If any impact upon protected species is anticipated, this will require a license from Natural England or Defra, and a management plan to be provided which will evidence how the impacts of this work will avoid harm or disturbance of protected species, or mitigate for this.
For more information about planning issues, click here.
Bird nesting season and protected species
Bird nesting season takes place from March to August each year. This can depend on the weather and some birds do nest outside of this period, so it is always advisable to conduct a check of trees prior to any work to ensure no nest is present. Although it is not always illegal to fell during the bird nesting season, precautions must be taken by law – and some species’ nests have protection all year round. Before any tree felling begins, the person undertaking the work should carefully assess the risks and how the felling will impact on resident wildlife populations and associated habitats. It is important to recognise that nesting disturbance can be from work taking place in the area and not just the tree being worked on.
Bats also roost in trees, and they are protected from disturbance by law. Unlike birds, bats use the same roost year after year, so the roost is protected all the time, even if the bats are not in it. Bats can often roost at the top of trees, which would require an aerial inspection to confirm the roost.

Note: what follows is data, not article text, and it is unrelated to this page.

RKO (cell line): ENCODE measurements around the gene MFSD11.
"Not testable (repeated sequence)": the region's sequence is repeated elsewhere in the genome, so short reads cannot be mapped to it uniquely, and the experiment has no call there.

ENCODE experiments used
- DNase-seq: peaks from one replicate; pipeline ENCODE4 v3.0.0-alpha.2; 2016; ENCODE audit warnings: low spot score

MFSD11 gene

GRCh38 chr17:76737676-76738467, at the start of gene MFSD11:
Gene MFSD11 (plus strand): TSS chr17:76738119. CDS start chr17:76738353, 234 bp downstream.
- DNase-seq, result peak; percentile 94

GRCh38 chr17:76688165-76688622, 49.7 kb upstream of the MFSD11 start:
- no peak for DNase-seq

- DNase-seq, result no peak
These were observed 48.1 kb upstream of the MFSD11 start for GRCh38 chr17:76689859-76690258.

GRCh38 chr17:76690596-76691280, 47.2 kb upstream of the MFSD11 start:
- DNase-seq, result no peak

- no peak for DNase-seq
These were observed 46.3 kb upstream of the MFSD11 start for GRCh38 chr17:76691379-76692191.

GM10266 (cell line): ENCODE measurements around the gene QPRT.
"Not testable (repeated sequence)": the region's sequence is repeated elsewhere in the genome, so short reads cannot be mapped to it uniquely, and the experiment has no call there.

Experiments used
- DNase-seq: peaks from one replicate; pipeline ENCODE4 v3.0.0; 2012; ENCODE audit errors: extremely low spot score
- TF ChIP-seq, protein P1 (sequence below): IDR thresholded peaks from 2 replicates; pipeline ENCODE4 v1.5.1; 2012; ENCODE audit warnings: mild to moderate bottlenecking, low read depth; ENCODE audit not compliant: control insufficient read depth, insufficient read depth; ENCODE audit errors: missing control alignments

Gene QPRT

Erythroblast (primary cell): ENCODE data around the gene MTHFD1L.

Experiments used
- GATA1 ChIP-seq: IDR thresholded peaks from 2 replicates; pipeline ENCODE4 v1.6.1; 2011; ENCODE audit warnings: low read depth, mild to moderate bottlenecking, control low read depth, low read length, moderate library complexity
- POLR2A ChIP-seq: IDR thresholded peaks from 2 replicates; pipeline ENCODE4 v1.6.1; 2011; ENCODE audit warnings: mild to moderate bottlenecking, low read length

We strongly recommend seeking the advice of a suitably qualified aboriculturalist and ecologist before any work on trees is carried out, as expert advice and surveys may be required. Our environmental consultancy Wildscapes offer these services.
Tree felling must be carried out by a competent person, who should carefully assess the risks and whether the work will impact on any resident wildlife and associated habitats before any work takes place. They must ensure that protected species are not intentionally harmed or killed, that nests or roosts are not damaged or destroyed and that wildlife habitats are safeguarded from permanent and lasting damage.
Work to trees can take place at any time of year – but it is an offence to intentionally damage or destroy an active nest of a wild bird under the Wildlife and Countryside Act 1981. If this occurs, it should be reported to the police as it is a criminal offence.
- Countryside and Rights of Way Act 2000 (CROW Act)
- Natural Environment and Rural Communities Act 2006 (NERC)
For more information about reporting wildlife crime, click here. For clarity, if the nest is inactive or if regular garden birds are observed perching, feeding or resting in the tree, this would not be illegal.
Of course, illegal felling or deliberate damage isn’t something that only takes place in domestic gardens. These issues relate just as much to street trees, trees in parks or on other council owned land, rail network sites and other landowners too. In Sheffield we have developed a Street Tree Partnership Strategy which sets out guidance and direction for the management and maintenance of Sheffield’s street trees.
If you have any concerns about illegal tree felling or threats to wildlife and would like to get in touch, email email@example.com or call us on 0114 263 4335.